In the third variation, Night of the Wolf, a Viking, Thjorwald, has settled on a Pictish island in the Shetlands; a Pictish chief complains that the Vikings oppress his people and threatens vengeance, but is beaten ad thrown out. Cormac as Partha is there to try to ransom a captured Dane, but Thorwald recognizes him and has him imprisoned to await death. That night the Picts attack; an old Viking tries to free Cormac to help him escape, but is killed by the Picts. Cormac frees the captive Dane and they manage to escape and join Wulfhere, while the Picts slaughter the Vikings, men, women and children. (the Pictish chief and Thorwald slay each other.) It turns out that the Dane Cormac has saved is an exiled claimant to the throne of Denmark, and he promises to "in-law' Wulhere and his outlaws if they back him, which they set out to do. This is the only version not centering on rescuing a woman.
The very last story, 'Temple of the Abomination'" is very different from the other three , drawing together three traditions --Lovecraft's Cthulu Mythos, Howard's own KIng Kull series, and the Cormac stories. Cormac is leading Wulfhere's band through western Britain to attack the Saxons in the east when they come to a strange temple. It is defended by satyrs wom th Danes defeat rather easily. They find a Christian priest who has been horribly tortured, who tells them the satyrs serve the last of the Serpentmen from Kull's time, who has a Shuggoth (from Lovecraft) in a pit under a trapdoor under the temple. After a final fight, Cormac mortally wounds the serpentman and drive him into the pit. Though it could be called a horror story, it is not very scary, since Cormac and the Danes are obviously militarily superior to the monstrous threat. ( )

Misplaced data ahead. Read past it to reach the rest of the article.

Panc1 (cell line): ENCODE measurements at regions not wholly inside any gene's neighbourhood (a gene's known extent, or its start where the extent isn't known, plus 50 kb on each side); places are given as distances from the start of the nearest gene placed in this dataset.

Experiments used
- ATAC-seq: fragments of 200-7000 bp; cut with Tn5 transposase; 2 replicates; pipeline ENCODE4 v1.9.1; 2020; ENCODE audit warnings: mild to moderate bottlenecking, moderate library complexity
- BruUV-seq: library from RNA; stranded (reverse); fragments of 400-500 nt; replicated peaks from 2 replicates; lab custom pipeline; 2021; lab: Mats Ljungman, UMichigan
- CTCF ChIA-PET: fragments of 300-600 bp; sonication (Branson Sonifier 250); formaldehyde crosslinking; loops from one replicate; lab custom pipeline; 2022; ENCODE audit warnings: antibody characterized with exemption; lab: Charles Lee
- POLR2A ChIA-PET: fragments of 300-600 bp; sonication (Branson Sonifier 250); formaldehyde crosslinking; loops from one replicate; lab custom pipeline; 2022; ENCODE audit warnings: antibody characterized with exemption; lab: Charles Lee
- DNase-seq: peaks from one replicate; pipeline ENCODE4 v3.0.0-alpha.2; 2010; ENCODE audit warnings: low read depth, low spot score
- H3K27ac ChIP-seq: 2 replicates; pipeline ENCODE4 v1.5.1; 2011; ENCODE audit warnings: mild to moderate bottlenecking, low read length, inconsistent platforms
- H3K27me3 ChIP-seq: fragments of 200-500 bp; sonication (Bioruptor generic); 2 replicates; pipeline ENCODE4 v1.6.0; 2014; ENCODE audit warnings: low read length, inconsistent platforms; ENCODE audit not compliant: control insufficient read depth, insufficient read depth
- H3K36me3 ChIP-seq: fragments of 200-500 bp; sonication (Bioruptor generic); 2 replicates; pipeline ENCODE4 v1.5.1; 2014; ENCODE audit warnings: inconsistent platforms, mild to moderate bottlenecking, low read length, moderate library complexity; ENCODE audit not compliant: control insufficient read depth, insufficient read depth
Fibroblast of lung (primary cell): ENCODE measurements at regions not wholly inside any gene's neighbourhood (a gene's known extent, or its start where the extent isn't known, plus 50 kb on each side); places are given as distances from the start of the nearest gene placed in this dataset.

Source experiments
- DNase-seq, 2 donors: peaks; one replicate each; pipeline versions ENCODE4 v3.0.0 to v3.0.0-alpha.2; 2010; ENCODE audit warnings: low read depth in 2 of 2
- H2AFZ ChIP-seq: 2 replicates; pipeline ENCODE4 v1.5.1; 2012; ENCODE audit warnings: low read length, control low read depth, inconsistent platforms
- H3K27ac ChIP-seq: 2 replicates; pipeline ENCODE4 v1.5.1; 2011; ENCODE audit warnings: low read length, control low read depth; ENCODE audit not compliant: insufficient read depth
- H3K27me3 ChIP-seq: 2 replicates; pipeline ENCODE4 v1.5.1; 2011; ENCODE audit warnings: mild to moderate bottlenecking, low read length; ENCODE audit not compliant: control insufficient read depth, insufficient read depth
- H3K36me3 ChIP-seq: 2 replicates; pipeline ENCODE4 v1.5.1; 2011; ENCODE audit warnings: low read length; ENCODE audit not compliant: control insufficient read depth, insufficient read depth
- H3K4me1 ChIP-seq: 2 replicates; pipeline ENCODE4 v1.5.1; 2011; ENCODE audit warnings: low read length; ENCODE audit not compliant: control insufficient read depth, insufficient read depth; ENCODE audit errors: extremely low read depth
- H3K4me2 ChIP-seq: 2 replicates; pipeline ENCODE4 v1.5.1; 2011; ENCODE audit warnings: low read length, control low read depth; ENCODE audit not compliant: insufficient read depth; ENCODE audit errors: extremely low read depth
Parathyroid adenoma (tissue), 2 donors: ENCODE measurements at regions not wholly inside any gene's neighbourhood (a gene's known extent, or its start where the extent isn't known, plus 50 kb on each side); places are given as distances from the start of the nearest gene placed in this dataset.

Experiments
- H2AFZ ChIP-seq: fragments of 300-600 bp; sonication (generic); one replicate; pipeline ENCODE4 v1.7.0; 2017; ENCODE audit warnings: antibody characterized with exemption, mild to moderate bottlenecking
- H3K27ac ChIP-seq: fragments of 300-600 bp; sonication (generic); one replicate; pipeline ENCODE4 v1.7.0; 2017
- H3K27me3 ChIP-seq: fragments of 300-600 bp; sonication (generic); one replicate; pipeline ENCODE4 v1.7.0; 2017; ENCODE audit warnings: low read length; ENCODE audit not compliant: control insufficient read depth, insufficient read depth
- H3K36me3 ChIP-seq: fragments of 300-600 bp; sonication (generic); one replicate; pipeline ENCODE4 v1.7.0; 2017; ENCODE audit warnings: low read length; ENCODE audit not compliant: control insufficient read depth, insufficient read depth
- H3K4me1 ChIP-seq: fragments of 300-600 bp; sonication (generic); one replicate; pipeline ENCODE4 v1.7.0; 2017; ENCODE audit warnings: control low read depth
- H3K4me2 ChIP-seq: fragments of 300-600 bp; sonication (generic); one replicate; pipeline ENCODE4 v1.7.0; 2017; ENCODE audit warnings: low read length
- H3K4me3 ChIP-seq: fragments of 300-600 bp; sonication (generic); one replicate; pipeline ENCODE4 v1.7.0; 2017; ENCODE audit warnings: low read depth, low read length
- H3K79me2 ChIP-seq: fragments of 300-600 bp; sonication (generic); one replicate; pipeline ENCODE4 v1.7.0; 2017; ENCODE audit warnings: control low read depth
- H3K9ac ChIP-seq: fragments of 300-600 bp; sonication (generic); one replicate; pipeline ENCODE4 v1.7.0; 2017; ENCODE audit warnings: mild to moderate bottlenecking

antiquary | Feb 2, 2017 |
http://www.fireandsword.com/Reviews/tigerssea.html

If there was anyplace that Robert E. Howard loved more than his native Texas, it was Celtic fringe of Europe, the sea-girt isles where the Gaels made the last stand of Celtic culture. Most of his heroes are of Celtic descent (Francis X. Gordon, Kirby O’Donnell), or from pre-proto-Celtic groups (Kull the Atlantean, Conan the Cimmerian), or actual, honest-to-Crom, Irish Gaels (Turlough Dubh, Black Vulmea, Cormac FitzGeoffrey). Among the latter is the Gaelic sea-rover, Cormac Mac Art.
  DaveHardy | Dec 27, 2006 |
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Forfatter navnRolleHvilken slags forfatterVærk?Status
Robert E. Howardprimær forfatteralle udgaverberegnet
Grant, MelvynOmslagsfotograf/tegner/...medforfatternogle udgaverbekræftet
Jones, JeffOmslagsfotograf/tegner/...medforfatternogle udgaverbekræftet
Kirk, TimInterior artistmedforfatternogle udgaverbekræftet
SanjulianOmslagsfotograf/tegner/...medforfatternogle udgaverbekræftet
Tierney, Richard L.Introduktionmedforfatternogle udgaverbekræftet